To identify risk factors associated with readmission for children treated with appendicitis, and to characterize variation in risk-adjusted readmission rates between children's hospitals.Background Data:
Hospital readmission has been increasingly targeted as a marker for quality of care, yet little is known regarding risk factors associated with readmission or the degree of performance variation that exists between hospitals for this cohort of patients.Methods:
Retrospective cohort study of 47,866 patients treated at 38 children's hospitals (2006–2010). Multivariate regression was used to examine and adjust for the influence of risk factors on 30-day readmission rates. Hospitals were considered performance outliers if their readmission rate and 95% confidence interval (CI) did not include the overall rate.Results:
Factors associated with readmission included disease severity [high vs. low: odds ratio (OR) 4.57, 95% CI: 3.72–5.60; moderate vs. low: OR 2.29, 95% CI: 2.00–2.61] and insurance status (public vs. private: OR 1.14, 95% CI: 1.0–1.29). After adjustment for these factors, the relative decile-based performance rankings changed for 17 (45%) of the 38 hospitals and six (16%) hospitals changed the outlier status based on their standardized readmission rates. A 3.8-fold variation in standardized readmission rates was found across the 38 hospitals after adjustment (overall rate: 8.9%, range: 4.1%–15.4%, P < 0.0001), and 24 (63%) hospitals were identified as outliers (12 low performers and 12 high performers).Conclusion:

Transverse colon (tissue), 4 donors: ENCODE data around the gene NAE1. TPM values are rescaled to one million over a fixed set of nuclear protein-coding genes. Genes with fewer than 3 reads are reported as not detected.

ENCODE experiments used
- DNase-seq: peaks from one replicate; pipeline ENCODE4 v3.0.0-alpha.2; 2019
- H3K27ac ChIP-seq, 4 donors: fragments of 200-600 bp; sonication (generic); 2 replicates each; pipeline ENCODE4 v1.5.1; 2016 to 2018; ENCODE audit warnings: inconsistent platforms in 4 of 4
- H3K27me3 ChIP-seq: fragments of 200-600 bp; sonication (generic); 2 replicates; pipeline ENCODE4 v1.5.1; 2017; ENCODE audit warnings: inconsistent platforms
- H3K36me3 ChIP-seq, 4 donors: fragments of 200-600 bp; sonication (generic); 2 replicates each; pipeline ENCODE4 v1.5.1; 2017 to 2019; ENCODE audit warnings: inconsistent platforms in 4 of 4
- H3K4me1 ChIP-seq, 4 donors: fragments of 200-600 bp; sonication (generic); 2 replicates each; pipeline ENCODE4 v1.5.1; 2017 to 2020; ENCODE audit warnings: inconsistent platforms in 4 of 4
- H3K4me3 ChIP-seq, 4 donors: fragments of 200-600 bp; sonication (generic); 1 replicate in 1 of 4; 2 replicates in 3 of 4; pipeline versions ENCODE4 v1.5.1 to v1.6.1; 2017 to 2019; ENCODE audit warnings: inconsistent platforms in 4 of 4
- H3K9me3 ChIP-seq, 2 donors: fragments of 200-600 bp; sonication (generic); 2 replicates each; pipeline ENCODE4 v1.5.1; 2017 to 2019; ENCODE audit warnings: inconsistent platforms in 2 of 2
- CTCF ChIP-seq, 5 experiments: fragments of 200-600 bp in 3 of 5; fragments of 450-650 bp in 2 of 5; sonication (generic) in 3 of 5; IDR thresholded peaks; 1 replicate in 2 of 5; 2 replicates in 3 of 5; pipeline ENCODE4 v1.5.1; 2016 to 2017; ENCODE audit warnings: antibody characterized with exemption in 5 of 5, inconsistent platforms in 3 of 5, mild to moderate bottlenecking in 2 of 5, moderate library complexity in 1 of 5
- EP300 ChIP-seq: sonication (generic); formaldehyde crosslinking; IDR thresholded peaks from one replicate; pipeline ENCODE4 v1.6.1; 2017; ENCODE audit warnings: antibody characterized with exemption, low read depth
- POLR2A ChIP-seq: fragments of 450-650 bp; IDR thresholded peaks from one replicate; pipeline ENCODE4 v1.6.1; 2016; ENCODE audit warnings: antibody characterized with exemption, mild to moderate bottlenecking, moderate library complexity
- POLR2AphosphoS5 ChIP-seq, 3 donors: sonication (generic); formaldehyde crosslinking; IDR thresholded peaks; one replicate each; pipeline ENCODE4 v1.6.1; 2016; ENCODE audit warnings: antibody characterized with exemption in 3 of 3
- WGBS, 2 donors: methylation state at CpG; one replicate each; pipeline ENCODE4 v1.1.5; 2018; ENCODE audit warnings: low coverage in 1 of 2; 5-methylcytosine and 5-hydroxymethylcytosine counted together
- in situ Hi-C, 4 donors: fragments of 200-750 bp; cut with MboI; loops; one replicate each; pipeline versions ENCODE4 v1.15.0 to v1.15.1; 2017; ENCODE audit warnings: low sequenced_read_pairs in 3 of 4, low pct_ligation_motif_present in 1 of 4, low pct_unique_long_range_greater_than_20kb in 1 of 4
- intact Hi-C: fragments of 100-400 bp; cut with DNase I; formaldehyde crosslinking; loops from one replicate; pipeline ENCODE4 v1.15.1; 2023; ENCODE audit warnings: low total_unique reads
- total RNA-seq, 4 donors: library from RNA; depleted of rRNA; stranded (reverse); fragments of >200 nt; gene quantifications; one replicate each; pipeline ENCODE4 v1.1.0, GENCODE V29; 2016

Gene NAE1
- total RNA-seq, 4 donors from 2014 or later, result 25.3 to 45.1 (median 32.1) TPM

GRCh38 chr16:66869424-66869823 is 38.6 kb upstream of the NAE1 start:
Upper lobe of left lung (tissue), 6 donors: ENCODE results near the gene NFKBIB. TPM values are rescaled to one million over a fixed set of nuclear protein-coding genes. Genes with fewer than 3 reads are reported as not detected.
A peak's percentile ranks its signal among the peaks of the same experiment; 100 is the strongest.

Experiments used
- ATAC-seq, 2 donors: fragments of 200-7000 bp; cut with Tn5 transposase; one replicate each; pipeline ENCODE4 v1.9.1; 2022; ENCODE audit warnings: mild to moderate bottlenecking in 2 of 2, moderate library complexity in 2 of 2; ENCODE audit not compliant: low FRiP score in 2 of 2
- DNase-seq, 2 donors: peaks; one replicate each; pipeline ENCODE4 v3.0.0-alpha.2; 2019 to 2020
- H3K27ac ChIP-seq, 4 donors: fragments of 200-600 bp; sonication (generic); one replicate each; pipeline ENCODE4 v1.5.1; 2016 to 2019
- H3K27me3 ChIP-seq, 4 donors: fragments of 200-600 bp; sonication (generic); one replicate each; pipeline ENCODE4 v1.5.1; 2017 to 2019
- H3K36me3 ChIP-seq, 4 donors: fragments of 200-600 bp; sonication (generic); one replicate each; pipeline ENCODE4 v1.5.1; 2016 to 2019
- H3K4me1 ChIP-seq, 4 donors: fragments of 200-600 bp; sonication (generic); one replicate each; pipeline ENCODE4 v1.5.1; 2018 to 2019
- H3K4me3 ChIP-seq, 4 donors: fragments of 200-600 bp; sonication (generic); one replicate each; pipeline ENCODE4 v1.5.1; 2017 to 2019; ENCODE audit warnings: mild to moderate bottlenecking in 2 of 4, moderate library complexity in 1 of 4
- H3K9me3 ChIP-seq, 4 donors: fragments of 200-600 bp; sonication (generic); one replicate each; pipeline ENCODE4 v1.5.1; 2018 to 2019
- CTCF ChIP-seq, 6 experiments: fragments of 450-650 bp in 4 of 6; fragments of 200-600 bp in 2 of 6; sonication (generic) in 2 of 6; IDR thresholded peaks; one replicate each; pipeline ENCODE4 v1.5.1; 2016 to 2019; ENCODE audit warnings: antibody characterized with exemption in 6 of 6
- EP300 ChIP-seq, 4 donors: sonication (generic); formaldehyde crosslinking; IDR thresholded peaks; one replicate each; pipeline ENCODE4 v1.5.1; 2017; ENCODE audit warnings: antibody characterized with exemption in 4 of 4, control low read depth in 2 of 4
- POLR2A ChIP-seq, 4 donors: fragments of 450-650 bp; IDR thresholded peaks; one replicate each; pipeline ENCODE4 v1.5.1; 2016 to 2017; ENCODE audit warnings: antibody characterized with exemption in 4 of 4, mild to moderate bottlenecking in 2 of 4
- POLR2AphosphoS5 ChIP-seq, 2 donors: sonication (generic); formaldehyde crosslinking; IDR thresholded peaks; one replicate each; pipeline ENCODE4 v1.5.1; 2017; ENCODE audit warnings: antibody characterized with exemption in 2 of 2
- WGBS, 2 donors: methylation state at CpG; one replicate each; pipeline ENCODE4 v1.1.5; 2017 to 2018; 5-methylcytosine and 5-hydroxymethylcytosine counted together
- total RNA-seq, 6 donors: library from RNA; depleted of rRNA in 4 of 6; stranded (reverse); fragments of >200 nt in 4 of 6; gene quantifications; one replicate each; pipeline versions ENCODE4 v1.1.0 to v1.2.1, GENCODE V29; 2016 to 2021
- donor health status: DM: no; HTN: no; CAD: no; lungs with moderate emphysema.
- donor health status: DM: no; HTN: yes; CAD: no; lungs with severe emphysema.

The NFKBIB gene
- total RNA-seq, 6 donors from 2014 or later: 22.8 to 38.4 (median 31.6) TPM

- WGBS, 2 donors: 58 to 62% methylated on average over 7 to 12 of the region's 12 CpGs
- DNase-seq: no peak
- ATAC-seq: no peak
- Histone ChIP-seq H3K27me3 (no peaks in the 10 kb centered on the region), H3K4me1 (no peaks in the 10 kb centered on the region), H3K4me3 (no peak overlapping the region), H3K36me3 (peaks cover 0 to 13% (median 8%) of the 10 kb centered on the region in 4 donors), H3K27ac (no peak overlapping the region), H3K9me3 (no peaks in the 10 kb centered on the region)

Significant variation in risk-adjusted readmission rates exists among children's hospitals after treatment of appendicitis, and outliers can be identified at both ends of the performance spectrum. These findings may have important implications for the identification and dissemination of “best practices” from exemplar hospitals.